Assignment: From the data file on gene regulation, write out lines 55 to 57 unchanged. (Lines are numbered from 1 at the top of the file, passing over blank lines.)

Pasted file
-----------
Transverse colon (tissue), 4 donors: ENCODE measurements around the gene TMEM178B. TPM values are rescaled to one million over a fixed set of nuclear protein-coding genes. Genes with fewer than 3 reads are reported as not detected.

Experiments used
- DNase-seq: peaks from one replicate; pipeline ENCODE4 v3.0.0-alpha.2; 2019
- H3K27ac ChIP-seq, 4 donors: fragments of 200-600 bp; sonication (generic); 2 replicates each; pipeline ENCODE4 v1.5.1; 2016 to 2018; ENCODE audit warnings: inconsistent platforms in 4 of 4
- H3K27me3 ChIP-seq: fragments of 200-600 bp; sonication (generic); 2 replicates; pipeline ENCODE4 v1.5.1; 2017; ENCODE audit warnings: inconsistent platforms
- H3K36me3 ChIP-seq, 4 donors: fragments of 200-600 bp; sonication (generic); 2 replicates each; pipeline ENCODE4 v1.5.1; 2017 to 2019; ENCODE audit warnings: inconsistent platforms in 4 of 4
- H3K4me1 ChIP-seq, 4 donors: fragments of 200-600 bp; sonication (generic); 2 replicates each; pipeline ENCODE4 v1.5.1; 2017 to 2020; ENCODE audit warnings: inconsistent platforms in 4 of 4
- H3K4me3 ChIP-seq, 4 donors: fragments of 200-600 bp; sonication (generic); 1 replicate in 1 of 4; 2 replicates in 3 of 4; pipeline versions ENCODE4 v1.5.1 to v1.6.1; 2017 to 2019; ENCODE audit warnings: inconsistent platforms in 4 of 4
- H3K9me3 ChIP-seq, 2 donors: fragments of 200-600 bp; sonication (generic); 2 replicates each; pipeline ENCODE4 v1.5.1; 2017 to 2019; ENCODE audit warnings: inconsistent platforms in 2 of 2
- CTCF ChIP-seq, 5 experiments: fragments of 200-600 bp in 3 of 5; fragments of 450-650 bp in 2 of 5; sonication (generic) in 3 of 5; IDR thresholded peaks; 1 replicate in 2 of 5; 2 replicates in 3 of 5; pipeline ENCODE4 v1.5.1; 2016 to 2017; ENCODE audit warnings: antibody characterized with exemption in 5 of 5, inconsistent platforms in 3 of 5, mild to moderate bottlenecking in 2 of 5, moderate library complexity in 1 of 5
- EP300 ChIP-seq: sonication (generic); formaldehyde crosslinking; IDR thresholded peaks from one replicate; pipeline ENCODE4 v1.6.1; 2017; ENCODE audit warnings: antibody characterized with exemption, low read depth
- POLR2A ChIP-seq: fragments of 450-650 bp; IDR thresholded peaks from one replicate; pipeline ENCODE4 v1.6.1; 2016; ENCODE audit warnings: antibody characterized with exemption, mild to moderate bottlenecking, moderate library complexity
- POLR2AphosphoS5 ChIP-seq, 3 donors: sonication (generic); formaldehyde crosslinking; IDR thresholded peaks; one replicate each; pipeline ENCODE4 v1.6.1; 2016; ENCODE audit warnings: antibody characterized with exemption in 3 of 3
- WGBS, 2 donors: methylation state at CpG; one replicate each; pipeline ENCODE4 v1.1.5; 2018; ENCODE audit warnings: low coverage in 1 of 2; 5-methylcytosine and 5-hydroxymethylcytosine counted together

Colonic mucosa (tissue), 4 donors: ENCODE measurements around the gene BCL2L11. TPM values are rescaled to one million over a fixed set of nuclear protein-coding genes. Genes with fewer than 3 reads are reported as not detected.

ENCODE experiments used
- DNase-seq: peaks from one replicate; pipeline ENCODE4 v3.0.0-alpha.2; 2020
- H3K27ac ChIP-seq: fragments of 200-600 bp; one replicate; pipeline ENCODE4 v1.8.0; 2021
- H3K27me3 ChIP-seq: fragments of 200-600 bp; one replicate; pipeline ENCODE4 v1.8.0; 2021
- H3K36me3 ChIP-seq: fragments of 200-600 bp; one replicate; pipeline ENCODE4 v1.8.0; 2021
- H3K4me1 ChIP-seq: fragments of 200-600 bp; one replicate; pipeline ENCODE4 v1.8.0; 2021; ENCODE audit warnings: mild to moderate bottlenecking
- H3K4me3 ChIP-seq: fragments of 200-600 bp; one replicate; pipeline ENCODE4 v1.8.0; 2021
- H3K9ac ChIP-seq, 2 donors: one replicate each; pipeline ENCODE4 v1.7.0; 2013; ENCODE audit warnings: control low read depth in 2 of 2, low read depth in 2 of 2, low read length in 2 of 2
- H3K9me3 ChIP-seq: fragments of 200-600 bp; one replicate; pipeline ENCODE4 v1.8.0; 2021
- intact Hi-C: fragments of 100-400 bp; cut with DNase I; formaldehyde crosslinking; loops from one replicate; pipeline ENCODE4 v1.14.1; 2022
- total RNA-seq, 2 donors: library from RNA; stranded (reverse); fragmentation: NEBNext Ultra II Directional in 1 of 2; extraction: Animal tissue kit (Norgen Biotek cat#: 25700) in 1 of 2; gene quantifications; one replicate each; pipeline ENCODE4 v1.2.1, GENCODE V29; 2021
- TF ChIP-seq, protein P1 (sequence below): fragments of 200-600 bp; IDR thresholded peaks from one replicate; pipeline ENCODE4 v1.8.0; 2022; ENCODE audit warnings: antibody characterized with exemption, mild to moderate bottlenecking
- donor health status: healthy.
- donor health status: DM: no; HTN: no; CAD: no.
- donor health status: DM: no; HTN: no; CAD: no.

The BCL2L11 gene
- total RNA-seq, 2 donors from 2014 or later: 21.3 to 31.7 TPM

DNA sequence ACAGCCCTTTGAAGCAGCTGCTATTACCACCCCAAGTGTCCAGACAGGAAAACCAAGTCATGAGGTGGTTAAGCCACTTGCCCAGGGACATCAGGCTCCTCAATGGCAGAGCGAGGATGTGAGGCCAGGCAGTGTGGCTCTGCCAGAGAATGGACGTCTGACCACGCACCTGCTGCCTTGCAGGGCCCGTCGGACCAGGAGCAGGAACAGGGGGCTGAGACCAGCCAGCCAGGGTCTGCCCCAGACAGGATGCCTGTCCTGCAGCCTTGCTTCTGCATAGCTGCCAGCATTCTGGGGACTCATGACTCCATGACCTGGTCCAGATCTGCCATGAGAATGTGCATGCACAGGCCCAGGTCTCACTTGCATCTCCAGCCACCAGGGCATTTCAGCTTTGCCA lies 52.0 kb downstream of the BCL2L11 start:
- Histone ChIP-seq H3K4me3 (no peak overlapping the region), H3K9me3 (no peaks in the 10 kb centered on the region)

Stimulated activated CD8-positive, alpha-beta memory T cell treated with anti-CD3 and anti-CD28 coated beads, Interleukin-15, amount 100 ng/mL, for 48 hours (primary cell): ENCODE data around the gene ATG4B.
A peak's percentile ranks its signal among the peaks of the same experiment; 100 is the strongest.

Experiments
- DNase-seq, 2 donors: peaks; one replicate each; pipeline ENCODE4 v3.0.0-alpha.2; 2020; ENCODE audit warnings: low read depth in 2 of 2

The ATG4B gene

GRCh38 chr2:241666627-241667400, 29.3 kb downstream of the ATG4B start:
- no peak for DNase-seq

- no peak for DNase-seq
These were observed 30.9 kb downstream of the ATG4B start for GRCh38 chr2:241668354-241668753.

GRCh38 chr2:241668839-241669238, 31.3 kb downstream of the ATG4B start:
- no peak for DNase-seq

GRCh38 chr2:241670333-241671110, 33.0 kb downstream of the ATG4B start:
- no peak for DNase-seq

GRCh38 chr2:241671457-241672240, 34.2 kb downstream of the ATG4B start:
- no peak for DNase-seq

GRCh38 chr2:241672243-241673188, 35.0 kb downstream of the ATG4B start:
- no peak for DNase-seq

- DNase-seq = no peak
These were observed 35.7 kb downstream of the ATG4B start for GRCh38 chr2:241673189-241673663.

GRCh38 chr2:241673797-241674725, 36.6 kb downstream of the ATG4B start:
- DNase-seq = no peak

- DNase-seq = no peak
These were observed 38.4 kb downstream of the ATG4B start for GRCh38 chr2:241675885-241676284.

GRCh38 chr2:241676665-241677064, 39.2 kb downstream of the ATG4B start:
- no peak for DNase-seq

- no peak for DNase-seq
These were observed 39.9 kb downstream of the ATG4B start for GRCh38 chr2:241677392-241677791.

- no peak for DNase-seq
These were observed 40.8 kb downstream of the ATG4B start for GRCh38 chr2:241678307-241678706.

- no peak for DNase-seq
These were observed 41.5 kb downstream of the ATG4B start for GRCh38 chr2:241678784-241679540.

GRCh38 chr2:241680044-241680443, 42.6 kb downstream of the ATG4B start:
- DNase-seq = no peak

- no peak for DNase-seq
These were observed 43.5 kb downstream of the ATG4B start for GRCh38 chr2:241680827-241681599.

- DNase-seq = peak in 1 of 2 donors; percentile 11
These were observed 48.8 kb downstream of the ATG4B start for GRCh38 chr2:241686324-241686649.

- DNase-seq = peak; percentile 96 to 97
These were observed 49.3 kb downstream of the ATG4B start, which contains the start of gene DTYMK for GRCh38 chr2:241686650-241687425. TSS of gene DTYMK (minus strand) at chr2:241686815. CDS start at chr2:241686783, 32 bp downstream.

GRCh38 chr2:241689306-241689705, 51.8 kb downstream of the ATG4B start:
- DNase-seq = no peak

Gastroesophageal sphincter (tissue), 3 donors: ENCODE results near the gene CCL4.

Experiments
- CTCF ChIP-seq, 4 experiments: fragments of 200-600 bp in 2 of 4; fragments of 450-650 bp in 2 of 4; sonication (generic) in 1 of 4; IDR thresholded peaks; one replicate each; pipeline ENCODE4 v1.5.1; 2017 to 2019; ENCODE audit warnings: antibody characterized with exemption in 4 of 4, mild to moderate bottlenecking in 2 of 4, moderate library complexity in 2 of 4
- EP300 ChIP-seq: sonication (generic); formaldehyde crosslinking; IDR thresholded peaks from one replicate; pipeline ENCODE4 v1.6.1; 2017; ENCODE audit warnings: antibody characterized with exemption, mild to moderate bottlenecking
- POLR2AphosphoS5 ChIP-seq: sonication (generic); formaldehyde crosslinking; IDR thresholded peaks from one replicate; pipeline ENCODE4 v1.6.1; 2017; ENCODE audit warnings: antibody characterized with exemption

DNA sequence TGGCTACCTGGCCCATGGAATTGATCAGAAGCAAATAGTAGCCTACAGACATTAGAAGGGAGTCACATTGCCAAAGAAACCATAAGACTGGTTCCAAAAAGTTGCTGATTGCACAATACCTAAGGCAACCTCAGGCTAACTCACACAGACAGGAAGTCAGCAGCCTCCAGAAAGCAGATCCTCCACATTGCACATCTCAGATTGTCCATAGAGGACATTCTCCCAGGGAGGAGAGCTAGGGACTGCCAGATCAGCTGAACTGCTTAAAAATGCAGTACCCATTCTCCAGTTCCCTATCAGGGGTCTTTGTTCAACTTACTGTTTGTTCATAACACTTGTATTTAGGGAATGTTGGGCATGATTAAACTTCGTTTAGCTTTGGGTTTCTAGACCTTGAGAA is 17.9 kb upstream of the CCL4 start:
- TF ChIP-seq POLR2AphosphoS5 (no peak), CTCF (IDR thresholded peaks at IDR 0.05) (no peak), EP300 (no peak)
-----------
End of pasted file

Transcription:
- DNase-seq = no peak

- DNase-seq = no peak
These were observed 38.4 kb downstream of the ATG4B start for GRCh38 chr2:241675885-241676284.